Enough Texans have signed a petition to secede that the White House must issue a response.
Larry Scott Kilgore, a perennial Republican candidate from Arlington, a Dallas suburb, said he was running for governor in 2014 and would legally change his name to Larry Secede Kilgore, with Secede in capital letters. As his Web page, secedekilgore.com, puts it: “Secession! All other issues can be dealt with later.”
In Texas, talk of secession in recent years has steadily shifted to the center from the fringe right. It has emerged as a radical echo of the state Republican leadership’s anti-Washington, D.C., pro-Texas-sovereignty mantra on a variety of issues, including health care and environmental regulations. For some Texans, the renewed interest in the subject serves simply as comic relief after a crushing election defeat.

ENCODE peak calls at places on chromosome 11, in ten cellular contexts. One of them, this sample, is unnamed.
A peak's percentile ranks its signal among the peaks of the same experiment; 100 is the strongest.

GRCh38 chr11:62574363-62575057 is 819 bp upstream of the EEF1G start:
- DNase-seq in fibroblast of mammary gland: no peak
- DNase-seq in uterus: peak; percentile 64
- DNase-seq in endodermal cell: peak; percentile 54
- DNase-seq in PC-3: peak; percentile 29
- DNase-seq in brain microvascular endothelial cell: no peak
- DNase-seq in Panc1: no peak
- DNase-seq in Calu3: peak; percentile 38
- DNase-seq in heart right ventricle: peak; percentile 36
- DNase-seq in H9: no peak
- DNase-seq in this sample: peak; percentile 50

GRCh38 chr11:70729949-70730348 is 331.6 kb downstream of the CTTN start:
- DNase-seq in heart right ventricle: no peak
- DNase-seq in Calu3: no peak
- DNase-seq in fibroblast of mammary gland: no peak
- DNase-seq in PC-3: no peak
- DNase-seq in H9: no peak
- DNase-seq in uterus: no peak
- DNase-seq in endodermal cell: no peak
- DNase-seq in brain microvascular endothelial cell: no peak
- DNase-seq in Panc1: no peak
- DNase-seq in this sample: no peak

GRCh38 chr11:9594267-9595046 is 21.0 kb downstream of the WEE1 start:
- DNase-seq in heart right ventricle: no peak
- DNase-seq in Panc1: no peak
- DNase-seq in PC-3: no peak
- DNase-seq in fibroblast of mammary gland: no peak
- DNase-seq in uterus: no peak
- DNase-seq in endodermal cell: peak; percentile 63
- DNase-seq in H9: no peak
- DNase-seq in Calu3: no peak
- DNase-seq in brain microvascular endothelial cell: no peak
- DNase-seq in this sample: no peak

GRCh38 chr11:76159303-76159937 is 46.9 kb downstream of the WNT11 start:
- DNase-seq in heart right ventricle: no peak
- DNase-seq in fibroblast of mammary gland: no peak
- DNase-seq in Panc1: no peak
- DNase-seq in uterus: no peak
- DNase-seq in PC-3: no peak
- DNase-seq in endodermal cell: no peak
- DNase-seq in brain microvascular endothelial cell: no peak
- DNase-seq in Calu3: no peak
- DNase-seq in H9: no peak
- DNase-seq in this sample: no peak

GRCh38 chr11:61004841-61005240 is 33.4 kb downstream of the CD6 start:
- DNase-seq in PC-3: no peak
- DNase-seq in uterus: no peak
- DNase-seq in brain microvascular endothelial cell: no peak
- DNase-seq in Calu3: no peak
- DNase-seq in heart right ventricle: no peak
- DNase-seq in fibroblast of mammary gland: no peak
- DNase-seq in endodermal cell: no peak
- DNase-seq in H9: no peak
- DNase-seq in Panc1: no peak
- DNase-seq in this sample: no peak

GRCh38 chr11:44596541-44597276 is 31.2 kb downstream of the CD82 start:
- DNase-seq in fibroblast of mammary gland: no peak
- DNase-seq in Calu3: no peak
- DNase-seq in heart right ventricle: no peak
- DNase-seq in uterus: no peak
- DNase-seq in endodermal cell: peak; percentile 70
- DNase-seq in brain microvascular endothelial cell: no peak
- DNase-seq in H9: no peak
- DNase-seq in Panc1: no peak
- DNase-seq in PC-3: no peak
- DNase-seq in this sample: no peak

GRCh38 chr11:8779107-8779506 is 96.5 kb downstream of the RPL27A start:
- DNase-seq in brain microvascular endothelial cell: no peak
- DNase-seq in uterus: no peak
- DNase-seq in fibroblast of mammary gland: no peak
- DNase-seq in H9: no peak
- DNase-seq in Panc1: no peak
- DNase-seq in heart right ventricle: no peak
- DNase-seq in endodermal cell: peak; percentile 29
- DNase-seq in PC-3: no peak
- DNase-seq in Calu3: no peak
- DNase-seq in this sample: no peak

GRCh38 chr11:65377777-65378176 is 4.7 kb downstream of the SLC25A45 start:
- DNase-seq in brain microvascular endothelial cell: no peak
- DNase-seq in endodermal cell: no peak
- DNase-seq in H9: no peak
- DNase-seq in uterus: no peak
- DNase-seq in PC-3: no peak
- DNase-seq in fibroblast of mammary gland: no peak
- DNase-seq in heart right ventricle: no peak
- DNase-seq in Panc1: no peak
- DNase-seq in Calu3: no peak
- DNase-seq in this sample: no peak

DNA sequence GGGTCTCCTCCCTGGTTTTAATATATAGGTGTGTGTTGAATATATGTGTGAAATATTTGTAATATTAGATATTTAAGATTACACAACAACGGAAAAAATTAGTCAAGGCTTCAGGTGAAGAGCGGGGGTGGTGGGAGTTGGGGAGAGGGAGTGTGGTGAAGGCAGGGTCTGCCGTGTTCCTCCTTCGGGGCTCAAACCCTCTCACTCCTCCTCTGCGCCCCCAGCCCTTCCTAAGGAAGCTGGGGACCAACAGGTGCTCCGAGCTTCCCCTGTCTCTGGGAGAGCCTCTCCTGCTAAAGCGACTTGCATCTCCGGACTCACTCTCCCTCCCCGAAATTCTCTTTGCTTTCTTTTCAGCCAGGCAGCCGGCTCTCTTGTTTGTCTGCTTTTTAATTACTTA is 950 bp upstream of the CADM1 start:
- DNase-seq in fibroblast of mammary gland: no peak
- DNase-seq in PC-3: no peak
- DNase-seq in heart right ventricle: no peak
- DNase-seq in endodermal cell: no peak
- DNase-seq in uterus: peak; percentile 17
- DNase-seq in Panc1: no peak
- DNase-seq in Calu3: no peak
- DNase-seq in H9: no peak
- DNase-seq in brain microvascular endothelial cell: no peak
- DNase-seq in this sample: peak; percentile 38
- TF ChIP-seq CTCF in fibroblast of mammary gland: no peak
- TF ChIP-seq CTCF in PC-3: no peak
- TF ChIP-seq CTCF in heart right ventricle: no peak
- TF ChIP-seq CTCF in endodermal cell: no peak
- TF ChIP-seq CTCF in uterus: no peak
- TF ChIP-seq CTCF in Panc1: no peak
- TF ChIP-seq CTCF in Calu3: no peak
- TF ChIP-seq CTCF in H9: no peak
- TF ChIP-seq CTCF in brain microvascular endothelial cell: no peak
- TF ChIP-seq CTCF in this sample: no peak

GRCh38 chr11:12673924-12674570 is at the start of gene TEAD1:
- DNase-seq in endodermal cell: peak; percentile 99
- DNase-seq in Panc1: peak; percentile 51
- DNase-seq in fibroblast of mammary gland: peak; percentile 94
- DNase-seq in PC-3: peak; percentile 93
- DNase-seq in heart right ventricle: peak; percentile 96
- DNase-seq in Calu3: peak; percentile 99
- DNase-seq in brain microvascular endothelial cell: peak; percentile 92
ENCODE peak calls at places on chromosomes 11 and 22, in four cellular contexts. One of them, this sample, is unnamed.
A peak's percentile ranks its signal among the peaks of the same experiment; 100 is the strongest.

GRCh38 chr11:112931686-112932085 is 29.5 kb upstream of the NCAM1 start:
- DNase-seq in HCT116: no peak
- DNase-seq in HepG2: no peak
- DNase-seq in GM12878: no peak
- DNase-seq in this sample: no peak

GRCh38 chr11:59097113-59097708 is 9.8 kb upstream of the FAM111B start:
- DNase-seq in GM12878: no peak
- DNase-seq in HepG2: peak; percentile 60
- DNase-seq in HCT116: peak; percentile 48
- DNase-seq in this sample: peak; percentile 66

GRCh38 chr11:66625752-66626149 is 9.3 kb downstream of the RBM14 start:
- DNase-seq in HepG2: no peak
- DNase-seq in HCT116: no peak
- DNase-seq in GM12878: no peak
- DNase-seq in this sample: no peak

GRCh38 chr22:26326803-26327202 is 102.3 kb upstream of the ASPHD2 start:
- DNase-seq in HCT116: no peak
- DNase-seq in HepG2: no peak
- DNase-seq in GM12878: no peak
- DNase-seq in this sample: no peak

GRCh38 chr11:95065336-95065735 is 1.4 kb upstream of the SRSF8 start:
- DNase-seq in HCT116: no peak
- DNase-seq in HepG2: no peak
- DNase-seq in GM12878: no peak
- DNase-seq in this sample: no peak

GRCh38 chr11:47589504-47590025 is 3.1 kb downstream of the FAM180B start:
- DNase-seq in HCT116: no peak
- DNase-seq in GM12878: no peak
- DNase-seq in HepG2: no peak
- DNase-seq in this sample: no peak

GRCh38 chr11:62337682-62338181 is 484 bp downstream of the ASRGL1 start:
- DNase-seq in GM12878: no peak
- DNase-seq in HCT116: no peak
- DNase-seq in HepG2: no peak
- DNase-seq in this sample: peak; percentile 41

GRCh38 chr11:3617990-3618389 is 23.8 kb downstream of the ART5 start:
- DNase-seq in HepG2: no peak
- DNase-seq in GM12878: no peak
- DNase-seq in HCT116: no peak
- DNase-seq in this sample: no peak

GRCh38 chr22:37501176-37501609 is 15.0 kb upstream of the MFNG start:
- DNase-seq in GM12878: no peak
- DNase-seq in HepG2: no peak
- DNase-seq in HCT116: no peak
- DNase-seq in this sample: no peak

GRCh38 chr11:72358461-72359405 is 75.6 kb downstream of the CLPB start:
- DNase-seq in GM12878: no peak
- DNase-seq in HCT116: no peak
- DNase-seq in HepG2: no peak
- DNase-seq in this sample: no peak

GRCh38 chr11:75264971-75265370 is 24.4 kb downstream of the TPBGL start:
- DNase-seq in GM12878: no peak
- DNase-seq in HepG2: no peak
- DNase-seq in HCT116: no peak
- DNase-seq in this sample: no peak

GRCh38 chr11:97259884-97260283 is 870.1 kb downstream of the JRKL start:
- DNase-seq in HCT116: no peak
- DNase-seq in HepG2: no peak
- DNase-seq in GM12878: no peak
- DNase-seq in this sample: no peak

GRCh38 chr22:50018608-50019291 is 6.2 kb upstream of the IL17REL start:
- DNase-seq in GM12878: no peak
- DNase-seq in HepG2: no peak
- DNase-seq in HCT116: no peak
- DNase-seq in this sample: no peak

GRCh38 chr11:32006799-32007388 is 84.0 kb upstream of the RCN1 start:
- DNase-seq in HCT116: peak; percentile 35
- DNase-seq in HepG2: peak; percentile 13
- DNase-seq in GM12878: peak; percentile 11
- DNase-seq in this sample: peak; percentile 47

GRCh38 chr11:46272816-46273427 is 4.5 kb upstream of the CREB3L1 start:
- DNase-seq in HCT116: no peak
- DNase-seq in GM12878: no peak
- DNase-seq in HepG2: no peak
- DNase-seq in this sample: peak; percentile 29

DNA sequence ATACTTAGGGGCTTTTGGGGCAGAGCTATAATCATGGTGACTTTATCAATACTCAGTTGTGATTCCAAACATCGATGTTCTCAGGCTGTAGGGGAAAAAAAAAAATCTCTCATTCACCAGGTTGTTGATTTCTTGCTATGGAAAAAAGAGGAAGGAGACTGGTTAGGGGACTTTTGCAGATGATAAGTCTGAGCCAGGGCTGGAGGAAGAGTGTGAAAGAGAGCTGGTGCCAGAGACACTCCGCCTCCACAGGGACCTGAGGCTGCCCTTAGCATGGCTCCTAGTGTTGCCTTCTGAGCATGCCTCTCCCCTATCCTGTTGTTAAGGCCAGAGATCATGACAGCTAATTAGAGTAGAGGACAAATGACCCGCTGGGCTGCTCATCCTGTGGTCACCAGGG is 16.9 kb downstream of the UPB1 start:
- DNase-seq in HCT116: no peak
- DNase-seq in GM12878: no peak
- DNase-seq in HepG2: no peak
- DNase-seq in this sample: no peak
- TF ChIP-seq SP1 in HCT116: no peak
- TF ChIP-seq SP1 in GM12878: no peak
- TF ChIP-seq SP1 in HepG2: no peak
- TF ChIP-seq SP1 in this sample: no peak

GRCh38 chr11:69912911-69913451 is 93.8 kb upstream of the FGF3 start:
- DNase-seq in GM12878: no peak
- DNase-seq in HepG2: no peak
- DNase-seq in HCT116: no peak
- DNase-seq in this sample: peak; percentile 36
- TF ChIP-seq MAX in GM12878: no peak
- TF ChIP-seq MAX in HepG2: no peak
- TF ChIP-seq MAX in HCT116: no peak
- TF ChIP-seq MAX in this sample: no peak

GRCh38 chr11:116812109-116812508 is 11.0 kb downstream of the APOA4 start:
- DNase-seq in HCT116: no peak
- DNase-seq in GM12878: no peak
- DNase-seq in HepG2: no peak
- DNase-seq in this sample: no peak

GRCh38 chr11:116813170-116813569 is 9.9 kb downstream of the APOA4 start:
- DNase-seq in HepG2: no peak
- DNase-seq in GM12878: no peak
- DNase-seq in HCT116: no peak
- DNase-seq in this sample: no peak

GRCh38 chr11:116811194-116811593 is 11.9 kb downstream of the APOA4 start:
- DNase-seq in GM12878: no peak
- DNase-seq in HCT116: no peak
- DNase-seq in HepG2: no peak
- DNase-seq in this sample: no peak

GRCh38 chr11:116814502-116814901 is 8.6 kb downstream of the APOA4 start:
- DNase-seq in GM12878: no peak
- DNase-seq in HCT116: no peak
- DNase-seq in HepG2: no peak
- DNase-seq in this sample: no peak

But it is a far more serious matter for other proponents of secession and its sister ideology, Texas nationalism — a focus of the Texas Nationalist Movement and other groups that want the state to become an independent nation, as it was in the 1830s and 1840s.
The official in East Texas, Peter Morrison, the treasurer of the Hardin County Republican Party, said he had received overwhelming support from conservative Texans and overwhelming opposition from liberals outside the state in response to his comments in his newsletter. He said it may take time for “people to appreciate that the fundamental cultural differences between Texas and other parts of the United States may be best addressed by an amicable divorce, a peaceful separation.”
In 2009, Kilgore ran for governor as a Republican, and talked about how much he hates the United States and its flag.